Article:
In the eighteenth century a number of Irish noblemen governed large areas of South America through appointment by the Spanish king. Ambrosio O'Higgins, who was born in Ballinary County Sligo in 1720, was appointed Viceroy of Peru in 1795, where he was known as 'the great viceroy'. Among his many achievements was the abolition of slavery in his viceroyalty. In the 1770s the king of Spain appointed Don Hugo O'Connor to reorganize the Spanish settlements in Texas which he did by ordering any Spanish settlers in the province to abandon the Nacogdoches area and concentrate on San Antonio.
In the next generation many South American countries came to regard Irish immigrants as founding fathers and national heroes. Bernardo O'Higgins, the son of Ambrosio, is known today as the 'Liberator of Chile', for the part he played in that country's independence war with Spain. William Brown who was born in Foxford County Mayo in 1777, is regarded as the founder of the Argentinian navy. Brown played a major role in first organizing Argentinian naval forces and then going on to successfully lead his ships in victorious wars in turn with the navies of Spain, Brazil and Uruguay. Admiral Brown returned to visit Ireland in 1847 where he hoped to meet realtions in County Mayo. He was reportedly very shocked by the famine conditions he encountered in the country. He died in 1857.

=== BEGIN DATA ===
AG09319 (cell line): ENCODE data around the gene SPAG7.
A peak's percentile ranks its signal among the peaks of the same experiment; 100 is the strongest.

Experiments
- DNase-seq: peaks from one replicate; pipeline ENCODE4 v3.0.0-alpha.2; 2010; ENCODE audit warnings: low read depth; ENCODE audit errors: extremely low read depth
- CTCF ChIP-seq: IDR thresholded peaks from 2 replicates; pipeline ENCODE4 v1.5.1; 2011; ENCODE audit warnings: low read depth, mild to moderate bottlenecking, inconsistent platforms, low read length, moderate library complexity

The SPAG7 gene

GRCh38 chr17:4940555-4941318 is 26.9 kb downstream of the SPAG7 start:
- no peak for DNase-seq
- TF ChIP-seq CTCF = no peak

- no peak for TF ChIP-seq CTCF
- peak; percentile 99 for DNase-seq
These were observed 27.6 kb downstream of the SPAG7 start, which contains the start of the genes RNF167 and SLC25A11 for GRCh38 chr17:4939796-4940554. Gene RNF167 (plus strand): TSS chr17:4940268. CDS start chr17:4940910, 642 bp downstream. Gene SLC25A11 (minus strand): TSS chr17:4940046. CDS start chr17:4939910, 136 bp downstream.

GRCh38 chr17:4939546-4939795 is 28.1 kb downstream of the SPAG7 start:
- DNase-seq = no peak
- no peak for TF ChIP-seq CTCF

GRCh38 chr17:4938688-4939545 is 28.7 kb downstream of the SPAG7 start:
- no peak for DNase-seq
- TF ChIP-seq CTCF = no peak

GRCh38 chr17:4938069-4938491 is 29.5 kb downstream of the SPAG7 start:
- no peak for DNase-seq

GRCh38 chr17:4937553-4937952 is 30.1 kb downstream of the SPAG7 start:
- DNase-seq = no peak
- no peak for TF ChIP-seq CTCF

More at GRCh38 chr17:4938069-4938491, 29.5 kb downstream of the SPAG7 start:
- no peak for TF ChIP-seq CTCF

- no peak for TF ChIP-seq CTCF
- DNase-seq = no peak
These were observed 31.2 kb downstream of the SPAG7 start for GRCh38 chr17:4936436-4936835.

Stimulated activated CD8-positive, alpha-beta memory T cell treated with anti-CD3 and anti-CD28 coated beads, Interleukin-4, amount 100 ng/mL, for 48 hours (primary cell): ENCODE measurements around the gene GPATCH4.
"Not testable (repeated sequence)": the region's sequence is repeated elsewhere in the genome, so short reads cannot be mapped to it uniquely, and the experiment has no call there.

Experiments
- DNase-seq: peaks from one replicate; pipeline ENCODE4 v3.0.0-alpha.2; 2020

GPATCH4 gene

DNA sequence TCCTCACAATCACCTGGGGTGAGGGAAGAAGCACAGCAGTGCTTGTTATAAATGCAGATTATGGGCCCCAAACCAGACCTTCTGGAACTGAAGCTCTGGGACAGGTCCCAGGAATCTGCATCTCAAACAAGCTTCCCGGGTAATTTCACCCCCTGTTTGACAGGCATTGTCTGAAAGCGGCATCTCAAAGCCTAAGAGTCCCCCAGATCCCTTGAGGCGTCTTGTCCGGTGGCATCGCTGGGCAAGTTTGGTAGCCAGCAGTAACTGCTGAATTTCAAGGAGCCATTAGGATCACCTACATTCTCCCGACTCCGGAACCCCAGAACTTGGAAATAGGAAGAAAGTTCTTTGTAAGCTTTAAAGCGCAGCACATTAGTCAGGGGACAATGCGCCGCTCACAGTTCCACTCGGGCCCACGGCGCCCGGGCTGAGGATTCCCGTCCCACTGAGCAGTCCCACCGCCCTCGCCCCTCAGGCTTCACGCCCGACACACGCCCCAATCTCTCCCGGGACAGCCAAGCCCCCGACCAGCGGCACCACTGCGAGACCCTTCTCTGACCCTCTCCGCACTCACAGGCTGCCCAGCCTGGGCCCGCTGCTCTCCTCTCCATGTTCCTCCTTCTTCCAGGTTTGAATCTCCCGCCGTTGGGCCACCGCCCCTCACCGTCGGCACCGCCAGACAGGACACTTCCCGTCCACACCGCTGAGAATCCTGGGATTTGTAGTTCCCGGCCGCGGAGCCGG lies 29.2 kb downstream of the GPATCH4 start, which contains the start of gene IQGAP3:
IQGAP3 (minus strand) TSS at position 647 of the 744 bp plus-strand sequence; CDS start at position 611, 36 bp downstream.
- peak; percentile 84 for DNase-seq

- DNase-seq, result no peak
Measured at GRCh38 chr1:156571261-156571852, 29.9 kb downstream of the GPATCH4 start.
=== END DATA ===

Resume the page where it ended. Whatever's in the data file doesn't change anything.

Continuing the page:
However, perhaps the most unusual figure was Eliza Lynch who was born in Cork in 1834. While in Paris she became the lover of the future Paraguayan dictator Francisco Solano López. From 1864-1870 López fought a devastating war with his neighbours Brazil, Argentina and Uruguay, known as the War of the Triple Alliance. Defeated by 1870 Eliza her husband and her children were cornered by Brazilian troops, with López and Eliza's eldest son Panchito being killed. Eliza spent the rest of her life in exile attempting to regain the riches she enjoyed while consort of the dictator of Paraguay. She is still a famous historical figure in that country.
These are just some of the most important figures but there are many, many more. Argentina even has a substantial proportion of its population of Irish descent, descended from Irish emigrants who arrived mostly in the second half of the nineteenth century.